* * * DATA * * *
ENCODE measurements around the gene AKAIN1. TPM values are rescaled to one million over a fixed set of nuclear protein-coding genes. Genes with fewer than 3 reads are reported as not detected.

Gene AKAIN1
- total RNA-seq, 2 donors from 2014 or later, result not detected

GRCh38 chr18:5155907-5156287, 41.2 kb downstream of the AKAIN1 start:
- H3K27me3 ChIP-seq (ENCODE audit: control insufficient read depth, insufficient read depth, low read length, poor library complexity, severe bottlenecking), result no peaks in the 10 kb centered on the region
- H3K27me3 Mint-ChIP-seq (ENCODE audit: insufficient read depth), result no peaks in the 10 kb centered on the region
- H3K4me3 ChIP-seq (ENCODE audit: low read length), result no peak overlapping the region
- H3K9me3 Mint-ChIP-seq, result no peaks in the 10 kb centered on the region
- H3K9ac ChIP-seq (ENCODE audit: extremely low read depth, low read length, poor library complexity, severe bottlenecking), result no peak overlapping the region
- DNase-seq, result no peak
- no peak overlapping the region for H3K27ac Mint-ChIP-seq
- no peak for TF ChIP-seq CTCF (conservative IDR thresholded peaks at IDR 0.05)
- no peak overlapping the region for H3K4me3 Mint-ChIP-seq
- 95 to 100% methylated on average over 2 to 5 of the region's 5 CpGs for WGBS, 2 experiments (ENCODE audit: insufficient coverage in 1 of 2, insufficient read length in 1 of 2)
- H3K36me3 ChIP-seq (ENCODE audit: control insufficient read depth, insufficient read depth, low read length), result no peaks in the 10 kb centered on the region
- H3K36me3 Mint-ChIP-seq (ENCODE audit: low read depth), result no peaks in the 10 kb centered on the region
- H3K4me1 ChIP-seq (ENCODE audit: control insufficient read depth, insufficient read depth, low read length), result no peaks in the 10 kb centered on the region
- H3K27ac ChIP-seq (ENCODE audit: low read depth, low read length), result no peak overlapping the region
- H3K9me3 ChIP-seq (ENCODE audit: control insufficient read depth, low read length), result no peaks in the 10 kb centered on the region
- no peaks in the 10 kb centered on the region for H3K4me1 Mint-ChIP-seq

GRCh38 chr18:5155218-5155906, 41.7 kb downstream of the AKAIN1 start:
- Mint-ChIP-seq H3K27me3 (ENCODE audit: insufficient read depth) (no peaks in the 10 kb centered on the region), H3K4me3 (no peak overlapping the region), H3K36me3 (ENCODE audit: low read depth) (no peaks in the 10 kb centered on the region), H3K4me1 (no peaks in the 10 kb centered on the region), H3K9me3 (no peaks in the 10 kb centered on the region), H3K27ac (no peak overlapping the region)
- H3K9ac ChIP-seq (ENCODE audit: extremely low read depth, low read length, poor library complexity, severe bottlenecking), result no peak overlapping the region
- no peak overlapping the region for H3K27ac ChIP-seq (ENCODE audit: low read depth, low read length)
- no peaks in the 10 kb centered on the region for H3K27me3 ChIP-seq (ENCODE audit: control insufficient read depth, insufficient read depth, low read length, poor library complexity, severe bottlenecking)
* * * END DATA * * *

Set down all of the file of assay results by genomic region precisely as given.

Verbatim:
ENCODE measurements around the gene AKAIN1. TPM values are rescaled to one million over a fixed set of nuclear protein-coding genes. Genes with fewer than 3 reads are reported as not detected.

Gene AKAIN1
- total RNA-seq, 2 donors from 2014 or later, result not detected

GRCh38 chr18:5155907-5156287, 41.2 kb downstream of the AKAIN1 start:
- H3K27me3 ChIP-seq (ENCODE audit: control insufficient read depth, insufficient read depth, low read length, poor library complexity, severe bottlenecking), result no peaks in the 10 kb centered on the region
- H3K27me3 Mint-ChIP-seq (ENCODE audit: insufficient read depth), result no peaks in the 10 kb centered on the region
- H3K4me3 ChIP-seq (ENCODE audit: low read length), result no peak overlapping the region
- H3K9me3 Mint-ChIP-seq, result no peaks in the 10 kb centered on the region
- H3K9ac ChIP-seq (ENCODE audit: extremely low read depth, low read length, poor library complexity, severe bottlenecking), result no peak overlapping the region
- DNase-seq, result no peak
- no peak overlapping the region for H3K27ac Mint-ChIP-seq
- no peak for TF ChIP-seq CTCF (conservative IDR thresholded peaks at IDR 0.05)
- no peak overlapping the region for H3K4me3 Mint-ChIP-seq
- 95 to 100% methylated on average over 2 to 5 of the region's 5 CpGs for WGBS, 2 experiments (ENCODE audit: insufficient coverage in 1 of 2, insufficient read length in 1 of 2)
- H3K36me3 ChIP-seq (ENCODE audit: control insufficient read depth, insufficient read depth, low read length), result no peaks in the 10 kb centered on the region
- H3K36me3 Mint-ChIP-seq (ENCODE audit: low read depth), result no peaks in the 10 kb centered on the region
- H3K4me1 ChIP-seq (ENCODE audit: control insufficient read depth, insufficient read depth, low read length), result no peaks in the 10 kb centered on the region
- H3K27ac ChIP-seq (ENCODE audit: low read depth, low read length), result no peak overlapping the region
- H3K9me3 ChIP-seq (ENCODE audit: control insufficient read depth, low read length), result no peaks in the 10 kb centered on the region
- no peaks in the 10 kb centered on the region for H3K4me1 Mint-ChIP-seq

GRCh38 chr18:5155218-5155906, 41.7 kb downstream of the AKAIN1 start:
- Mint-ChIP-seq H3K27me3 (ENCODE audit: insufficient read depth) (no peaks in the 10 kb centered on the region), H3K4me3 (no peak overlapping the region), H3K36me3 (ENCODE audit: low read depth) (no peaks in the 10 kb centered on the region), H3K4me1 (no peaks in the 10 kb centered on the region), H3K9me3 (no peaks in the 10 kb centered on the region), H3K27ac (no peak overlapping the region)
- H3K9ac ChIP-seq (ENCODE audit: extremely low read depth, low read length, poor library complexity, severe bottlenecking), result no peak overlapping the region
- no peak overlapping the region for H3K27ac ChIP-seq (ENCODE audit: low read depth, low read length)
- no peaks in the 10 kb centered on the region for H3K27me3 ChIP-seq (ENCODE audit: control insufficient read depth, insufficient read depth, low read length, poor library complexity, severe bottlenecking)